Oily skin? Activated charcoal may be just the ingredient you need to balance things out. Used in a cleanser or mask, activated charcoal can pull the unwanted excess oils from your skin, leaving it smooth. You’ll want to do this sparingly–once or twice per week at the most–so that you don’t dry out your skin. If you already have dry skin, you’re best to steer clear of it for this use.
Depending on the specifics of your acne–how severe it is, what’s causing it and what else is going on–activated charcoal may be able to help. In soap form, it’s slightly gritty, which might provide the gentle exfoliating you need. It will also absorb oils and toxins on and below the skin. You can use it as a spot treatment if you don’t want to use it on your whole face–just think of it as a mini mask for your blemish.
Deep Cleanse Your Skin
You can find cleansers that contain activated charcoal in pretty much every drug store these days. Some may be a little more powerful than others; don’t use these ones daily, as you don’t want to soak up the healthy oils and moisture your skin needs. Check out the other ingredients if you’re buying a liquid cleanser–some are designed to neutralize the acidity in your skin, others have deodorizing properties; some can even double as shaving cream. Buy the product that best suits your personal combination of needs and follow the directions on the bottle. Follow your cleanser with this super hydrating homemade oat flour face mask.
Soothe and Heal Skin Irritations
Whether you were stung by a bee or had a cut from the kitchen that’s become infected, activated charcoal can help speed the healing and relieve the symptoms. For minor skin ailments–including insect bites, stings, cuts, scrapes and minor infections–activated charcoal can be applied topically. The activated charcoal, when applied as a paste, helps absorb venom and infection. It will also bring down swelling and lessen pain. To make the paste: slowly add water to a bit of activated charcoal powder and mix until it is a spreadable consistency.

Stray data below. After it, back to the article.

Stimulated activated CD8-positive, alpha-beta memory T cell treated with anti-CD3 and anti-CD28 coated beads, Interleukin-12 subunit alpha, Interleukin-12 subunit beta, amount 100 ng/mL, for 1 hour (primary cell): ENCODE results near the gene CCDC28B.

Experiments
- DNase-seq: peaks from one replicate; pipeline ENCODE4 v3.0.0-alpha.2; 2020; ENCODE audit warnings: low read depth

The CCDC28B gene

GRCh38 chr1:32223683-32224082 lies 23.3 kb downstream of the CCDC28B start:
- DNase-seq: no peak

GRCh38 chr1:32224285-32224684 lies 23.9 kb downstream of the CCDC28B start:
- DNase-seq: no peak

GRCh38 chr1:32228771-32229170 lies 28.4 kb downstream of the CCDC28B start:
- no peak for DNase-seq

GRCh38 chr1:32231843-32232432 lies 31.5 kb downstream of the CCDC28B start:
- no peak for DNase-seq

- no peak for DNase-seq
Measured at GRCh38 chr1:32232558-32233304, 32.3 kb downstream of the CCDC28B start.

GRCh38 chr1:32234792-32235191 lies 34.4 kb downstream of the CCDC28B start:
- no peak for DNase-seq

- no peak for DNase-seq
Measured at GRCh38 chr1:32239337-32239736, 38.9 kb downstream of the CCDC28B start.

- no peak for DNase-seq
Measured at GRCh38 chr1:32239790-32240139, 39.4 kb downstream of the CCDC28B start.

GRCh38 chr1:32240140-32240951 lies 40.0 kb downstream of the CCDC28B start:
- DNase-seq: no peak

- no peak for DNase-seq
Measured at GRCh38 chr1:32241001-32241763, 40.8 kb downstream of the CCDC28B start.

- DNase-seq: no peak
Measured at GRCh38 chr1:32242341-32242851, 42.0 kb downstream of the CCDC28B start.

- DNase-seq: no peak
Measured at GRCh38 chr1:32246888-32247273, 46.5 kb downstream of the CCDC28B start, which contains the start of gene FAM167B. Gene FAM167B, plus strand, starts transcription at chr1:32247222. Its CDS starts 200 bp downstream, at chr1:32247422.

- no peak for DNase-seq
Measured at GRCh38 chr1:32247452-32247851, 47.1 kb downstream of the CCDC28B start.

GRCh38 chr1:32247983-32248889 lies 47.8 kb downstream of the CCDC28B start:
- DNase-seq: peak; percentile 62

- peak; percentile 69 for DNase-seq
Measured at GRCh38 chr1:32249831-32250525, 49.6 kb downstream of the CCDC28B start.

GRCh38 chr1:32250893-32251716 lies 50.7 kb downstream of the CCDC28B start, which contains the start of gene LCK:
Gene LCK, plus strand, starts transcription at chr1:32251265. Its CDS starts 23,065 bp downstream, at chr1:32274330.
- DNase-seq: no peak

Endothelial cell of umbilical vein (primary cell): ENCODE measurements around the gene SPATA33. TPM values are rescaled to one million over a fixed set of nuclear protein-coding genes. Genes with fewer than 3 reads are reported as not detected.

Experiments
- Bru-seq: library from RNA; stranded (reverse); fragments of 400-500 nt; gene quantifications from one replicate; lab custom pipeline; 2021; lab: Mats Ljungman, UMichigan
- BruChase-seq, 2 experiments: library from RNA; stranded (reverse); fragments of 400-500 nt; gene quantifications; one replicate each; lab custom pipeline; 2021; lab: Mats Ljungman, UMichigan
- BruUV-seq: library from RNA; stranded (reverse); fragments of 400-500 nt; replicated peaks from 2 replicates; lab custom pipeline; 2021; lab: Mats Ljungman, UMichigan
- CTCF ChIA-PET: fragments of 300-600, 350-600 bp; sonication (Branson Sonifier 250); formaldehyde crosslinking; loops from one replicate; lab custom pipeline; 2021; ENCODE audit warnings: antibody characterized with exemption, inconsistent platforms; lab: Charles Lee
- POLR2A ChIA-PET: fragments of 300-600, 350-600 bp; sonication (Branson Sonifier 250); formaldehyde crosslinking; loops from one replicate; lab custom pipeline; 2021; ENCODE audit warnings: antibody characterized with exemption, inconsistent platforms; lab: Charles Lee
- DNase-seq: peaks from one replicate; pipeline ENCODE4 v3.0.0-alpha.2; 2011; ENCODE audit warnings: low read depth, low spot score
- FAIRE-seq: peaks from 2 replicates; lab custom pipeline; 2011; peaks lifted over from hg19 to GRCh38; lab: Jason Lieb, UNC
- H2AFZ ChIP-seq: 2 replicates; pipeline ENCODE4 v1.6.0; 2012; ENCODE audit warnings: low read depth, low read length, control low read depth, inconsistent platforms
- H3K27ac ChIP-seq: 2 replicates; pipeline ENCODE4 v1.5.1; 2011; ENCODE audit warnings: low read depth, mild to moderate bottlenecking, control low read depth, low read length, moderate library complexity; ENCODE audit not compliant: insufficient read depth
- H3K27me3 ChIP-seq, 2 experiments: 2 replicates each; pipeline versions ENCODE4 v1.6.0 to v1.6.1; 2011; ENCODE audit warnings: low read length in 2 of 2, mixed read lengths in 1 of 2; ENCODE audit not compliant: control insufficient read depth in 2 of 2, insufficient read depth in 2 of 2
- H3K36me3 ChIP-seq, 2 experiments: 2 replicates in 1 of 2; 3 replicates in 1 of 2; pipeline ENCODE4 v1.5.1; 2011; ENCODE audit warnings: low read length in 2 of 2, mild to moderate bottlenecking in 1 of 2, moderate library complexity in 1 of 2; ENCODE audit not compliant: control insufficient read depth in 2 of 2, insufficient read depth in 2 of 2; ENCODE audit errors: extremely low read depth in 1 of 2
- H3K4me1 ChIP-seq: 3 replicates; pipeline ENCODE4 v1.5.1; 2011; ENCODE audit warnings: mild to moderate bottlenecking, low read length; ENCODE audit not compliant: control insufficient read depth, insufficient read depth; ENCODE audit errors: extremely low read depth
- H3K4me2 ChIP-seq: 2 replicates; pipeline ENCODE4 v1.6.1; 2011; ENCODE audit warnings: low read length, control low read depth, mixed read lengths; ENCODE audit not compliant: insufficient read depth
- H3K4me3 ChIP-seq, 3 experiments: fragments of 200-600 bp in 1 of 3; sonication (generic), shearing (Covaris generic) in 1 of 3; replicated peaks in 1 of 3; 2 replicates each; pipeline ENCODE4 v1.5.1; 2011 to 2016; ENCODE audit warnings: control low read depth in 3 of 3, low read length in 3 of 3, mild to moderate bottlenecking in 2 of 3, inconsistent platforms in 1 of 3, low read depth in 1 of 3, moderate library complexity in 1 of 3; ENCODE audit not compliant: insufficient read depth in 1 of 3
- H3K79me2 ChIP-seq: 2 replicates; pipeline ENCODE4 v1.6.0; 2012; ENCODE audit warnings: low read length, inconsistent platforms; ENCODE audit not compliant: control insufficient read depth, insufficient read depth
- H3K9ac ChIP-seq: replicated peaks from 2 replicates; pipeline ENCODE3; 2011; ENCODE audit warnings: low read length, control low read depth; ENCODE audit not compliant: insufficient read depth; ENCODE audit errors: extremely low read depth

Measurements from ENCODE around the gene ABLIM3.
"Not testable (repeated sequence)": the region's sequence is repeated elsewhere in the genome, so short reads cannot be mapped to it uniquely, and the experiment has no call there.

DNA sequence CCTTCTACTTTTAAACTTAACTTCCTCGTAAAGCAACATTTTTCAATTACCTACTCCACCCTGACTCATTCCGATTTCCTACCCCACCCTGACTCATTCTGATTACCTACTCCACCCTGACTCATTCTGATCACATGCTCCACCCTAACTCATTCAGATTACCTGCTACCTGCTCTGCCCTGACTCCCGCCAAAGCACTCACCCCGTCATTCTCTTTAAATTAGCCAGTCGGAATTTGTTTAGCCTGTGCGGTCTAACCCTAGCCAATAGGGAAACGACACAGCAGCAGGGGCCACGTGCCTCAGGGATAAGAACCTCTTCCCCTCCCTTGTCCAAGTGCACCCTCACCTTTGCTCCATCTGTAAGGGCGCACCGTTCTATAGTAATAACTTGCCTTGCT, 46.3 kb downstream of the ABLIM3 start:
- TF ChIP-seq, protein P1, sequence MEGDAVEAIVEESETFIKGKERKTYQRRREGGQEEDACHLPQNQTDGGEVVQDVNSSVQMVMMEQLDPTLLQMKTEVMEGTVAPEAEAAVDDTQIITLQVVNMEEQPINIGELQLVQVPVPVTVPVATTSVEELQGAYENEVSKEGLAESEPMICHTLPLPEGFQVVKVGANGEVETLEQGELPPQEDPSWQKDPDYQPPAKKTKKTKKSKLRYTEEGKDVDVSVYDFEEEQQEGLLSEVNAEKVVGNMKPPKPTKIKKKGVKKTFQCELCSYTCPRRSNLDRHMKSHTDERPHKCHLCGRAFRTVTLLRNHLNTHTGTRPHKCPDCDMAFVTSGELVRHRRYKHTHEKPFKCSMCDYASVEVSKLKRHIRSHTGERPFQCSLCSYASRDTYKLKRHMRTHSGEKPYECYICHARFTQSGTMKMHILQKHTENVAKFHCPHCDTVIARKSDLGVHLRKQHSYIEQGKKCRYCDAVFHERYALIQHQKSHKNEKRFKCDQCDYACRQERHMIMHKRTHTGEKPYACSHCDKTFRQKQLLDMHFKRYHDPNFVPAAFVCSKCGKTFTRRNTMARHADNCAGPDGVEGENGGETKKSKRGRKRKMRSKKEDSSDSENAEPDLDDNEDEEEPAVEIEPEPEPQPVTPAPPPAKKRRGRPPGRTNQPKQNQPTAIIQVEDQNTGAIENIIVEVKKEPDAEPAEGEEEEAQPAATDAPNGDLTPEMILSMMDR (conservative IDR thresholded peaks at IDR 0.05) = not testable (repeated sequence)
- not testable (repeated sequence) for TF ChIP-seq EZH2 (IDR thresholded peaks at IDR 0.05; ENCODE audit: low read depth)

Rid Your Hair of Toxins
A shampoo with activated charcoal can gently detox by attracting dirt and oil which is then washed away. And because it’s gentle, it won’t disrupt your hair’s natural moisture levels.
Add Volume To Your Hair
If you’re carrying around enough dirt and oil, your hair will start to sag and regular shampooing may not be getting it all out. In fact, hair can gain roughly 4 percent of its own weight in build-up from scalp oils, pollution and dry shampoo. Regular shampoos remove surface dirt, but activated charcoal will pull out even more. The other difference, and this is big, is that activated charcoal isn’t going to leave the residue some shampoos do, so your hair will feel lighter and have more volume.
Remedy Scalp Conditions
Dandruff, redness, oily and itchy scalps may be relieved with activated charcoal. You can use it as a scalp treatment before you shampoo or can be mixed in with your shampoo. The activated charcoal will work on your scalp the way it does on your skin and hair: pulling out toxins and purifying. It’s unclear how deep into the hair follicle is being cleaned, but the results should be noticeable.